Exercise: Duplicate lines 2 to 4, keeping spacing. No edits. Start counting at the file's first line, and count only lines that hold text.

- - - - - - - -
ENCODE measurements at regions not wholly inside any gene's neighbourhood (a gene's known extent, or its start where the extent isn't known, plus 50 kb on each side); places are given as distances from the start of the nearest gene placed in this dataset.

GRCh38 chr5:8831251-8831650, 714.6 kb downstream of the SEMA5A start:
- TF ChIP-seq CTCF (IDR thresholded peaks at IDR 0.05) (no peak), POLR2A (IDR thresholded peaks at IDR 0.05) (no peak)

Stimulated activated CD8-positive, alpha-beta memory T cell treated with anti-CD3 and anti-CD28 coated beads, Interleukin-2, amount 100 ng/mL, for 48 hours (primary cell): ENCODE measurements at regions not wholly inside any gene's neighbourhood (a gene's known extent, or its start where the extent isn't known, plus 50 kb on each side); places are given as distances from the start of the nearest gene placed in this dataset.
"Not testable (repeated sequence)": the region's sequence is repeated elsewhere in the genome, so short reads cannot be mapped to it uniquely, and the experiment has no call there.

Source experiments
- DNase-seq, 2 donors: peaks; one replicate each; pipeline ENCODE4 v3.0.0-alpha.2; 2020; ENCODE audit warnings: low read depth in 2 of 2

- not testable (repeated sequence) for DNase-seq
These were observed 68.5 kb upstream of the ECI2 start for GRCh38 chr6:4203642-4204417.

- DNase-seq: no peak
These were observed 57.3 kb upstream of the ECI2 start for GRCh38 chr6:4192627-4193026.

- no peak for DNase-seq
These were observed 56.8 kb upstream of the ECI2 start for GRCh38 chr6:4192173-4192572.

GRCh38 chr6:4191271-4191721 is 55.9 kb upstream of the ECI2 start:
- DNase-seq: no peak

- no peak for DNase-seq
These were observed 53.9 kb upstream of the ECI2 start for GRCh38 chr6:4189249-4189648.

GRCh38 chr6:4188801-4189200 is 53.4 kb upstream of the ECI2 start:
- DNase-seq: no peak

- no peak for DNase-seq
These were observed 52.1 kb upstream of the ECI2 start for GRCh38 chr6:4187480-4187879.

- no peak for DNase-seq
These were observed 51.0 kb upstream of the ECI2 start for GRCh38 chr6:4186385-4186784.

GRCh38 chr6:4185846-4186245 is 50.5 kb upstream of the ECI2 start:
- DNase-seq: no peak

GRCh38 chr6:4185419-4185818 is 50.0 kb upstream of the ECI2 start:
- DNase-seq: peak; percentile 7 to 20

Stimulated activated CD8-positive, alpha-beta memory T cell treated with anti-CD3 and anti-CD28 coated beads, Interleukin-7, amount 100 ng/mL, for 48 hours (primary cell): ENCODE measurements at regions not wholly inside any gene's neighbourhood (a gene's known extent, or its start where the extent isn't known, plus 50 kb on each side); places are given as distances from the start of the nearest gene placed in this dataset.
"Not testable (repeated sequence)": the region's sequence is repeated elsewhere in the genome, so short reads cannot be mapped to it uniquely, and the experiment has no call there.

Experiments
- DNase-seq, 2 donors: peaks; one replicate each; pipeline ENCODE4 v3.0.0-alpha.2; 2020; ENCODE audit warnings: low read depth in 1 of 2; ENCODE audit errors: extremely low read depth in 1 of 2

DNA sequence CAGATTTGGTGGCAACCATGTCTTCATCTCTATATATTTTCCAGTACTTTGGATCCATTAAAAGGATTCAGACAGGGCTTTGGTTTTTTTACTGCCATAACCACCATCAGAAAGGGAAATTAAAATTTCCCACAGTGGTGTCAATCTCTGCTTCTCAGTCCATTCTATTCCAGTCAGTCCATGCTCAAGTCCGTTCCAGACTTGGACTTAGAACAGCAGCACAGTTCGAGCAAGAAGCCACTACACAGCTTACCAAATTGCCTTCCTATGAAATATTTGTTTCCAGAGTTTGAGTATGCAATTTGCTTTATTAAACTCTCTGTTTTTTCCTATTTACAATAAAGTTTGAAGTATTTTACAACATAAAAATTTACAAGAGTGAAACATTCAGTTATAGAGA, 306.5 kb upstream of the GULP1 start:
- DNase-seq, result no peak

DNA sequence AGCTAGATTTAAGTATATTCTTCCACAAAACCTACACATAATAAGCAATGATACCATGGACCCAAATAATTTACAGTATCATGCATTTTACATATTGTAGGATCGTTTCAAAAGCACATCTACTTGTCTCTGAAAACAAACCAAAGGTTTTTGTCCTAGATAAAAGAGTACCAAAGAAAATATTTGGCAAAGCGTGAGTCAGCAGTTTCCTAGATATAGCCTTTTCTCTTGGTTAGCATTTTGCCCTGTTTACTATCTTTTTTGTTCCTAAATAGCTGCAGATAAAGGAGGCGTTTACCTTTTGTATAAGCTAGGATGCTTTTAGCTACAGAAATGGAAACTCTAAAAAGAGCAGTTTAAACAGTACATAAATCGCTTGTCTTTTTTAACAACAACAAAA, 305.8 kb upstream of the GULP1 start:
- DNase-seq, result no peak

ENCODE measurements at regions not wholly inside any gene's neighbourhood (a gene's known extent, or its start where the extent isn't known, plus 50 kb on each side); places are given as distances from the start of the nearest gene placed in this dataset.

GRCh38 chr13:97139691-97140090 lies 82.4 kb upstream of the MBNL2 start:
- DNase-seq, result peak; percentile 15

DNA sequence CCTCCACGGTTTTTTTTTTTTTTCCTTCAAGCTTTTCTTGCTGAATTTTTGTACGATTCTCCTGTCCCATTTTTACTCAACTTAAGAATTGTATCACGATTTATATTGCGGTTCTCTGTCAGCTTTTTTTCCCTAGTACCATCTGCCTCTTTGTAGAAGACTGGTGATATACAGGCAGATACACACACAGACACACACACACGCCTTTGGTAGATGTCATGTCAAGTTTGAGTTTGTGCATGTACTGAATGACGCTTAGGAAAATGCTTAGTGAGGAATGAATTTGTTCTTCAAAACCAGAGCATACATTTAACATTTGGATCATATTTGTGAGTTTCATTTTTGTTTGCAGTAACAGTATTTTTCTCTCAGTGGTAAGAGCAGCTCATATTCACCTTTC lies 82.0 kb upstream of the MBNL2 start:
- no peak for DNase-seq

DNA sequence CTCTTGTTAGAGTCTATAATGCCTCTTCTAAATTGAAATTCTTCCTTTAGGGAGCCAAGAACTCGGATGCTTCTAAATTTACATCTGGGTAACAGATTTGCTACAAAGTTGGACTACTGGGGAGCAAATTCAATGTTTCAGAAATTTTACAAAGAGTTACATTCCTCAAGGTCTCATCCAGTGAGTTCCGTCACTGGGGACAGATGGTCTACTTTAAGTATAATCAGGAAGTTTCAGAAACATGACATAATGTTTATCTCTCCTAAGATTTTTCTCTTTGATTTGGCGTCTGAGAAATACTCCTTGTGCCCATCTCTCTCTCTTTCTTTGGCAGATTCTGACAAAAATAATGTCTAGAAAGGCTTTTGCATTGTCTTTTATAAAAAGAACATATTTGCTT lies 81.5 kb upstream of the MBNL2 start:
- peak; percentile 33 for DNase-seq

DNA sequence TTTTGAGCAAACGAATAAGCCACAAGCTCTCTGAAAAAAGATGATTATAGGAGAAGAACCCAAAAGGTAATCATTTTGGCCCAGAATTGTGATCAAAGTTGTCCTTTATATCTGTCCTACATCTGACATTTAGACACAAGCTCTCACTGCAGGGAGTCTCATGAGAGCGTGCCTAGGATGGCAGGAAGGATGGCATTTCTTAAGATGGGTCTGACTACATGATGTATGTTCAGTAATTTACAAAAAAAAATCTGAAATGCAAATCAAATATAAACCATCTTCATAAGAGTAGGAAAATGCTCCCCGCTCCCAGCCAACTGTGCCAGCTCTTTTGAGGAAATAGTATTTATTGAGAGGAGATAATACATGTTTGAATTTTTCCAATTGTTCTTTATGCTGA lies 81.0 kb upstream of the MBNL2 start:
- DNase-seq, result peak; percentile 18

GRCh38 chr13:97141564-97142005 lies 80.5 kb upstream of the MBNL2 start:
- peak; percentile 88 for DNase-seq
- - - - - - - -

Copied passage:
GRCh38 chr5:8831251-8831650, 714.6 kb downstream of the SEMA5A start:
- TF ChIP-seq CTCF (IDR thresholded peaks at IDR 0.05) (no peak), POLR2A (IDR thresholded peaks at IDR 0.05) (no peak)

Stimulated activated CD8-positive, alpha-beta memory T cell treated with anti-CD3 and anti-CD28 coated beads, Interleukin-2, amount 100 ng/mL, for 48 hours (primary cell): ENCODE measurements at regions not wholly inside any gene's neighbourhood (a gene's known extent, or its start where the extent isn't known, plus 50 kb on each side); places are given as distances from the start of the nearest gene placed in this dataset.